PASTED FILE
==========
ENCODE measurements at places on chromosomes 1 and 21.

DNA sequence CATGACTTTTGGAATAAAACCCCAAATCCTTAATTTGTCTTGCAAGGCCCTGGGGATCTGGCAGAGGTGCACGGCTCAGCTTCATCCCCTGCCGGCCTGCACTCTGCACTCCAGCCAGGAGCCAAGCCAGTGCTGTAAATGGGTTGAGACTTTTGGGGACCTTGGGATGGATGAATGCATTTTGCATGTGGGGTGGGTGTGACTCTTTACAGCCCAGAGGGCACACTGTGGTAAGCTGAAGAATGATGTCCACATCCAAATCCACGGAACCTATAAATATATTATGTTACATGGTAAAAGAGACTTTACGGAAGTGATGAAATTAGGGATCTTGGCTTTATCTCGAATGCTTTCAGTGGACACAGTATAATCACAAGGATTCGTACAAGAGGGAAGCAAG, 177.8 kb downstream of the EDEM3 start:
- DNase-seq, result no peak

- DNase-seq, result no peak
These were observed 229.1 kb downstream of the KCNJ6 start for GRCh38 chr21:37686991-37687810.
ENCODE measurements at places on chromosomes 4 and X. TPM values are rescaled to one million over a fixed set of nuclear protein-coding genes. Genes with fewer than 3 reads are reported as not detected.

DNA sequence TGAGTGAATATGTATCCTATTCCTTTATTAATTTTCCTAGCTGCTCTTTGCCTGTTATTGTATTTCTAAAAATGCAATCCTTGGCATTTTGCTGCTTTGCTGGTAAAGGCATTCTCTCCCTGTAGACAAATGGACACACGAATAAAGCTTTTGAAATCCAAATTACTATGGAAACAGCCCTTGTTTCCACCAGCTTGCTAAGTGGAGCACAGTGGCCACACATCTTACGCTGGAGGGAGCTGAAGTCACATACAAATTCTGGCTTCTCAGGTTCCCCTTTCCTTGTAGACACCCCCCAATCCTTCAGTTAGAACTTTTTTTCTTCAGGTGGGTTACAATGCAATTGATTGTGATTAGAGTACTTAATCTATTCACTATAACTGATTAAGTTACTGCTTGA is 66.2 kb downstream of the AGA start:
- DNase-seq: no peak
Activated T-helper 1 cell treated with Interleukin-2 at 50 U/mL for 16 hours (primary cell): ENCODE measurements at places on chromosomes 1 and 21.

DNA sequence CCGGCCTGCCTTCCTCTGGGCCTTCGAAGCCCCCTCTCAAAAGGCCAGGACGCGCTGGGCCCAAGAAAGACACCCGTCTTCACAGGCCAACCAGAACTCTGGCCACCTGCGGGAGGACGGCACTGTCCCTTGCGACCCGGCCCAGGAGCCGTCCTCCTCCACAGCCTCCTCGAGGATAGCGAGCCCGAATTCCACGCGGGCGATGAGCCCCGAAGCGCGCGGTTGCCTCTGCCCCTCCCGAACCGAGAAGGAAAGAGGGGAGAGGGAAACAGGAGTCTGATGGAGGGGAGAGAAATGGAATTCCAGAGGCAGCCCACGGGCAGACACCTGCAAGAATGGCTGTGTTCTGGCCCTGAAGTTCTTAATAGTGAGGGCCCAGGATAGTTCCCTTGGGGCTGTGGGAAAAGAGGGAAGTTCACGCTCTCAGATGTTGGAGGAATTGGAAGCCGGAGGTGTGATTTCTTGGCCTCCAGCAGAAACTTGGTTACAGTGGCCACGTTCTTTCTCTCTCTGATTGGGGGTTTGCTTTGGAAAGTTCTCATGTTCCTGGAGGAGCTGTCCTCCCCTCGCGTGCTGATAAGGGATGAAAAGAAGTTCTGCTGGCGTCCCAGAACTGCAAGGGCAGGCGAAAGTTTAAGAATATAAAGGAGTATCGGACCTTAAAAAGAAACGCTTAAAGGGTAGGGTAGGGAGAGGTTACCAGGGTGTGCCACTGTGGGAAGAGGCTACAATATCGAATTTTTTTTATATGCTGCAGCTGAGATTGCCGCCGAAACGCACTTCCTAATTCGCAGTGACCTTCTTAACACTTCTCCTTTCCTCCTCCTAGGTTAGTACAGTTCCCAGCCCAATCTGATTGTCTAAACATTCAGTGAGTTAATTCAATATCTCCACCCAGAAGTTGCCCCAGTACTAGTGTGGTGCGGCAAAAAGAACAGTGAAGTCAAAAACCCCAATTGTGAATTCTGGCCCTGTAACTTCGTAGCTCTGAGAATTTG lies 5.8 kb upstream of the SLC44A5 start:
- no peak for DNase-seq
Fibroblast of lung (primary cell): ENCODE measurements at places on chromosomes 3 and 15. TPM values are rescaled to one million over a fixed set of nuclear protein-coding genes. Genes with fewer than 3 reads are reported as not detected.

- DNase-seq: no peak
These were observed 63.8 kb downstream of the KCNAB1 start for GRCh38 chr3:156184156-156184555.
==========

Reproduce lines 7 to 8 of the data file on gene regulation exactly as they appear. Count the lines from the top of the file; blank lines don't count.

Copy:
DNA sequence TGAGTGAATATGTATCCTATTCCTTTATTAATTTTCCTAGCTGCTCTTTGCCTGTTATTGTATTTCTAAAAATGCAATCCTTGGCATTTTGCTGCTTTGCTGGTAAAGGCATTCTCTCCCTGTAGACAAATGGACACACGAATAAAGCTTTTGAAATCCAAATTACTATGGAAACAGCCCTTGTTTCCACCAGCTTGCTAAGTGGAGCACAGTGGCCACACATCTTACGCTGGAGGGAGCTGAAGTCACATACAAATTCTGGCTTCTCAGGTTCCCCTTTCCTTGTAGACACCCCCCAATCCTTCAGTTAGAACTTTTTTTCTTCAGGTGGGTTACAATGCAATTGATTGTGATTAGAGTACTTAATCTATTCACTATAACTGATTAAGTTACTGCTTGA is 66.2 kb downstream of the AGA start:
- DNase-seq: no peak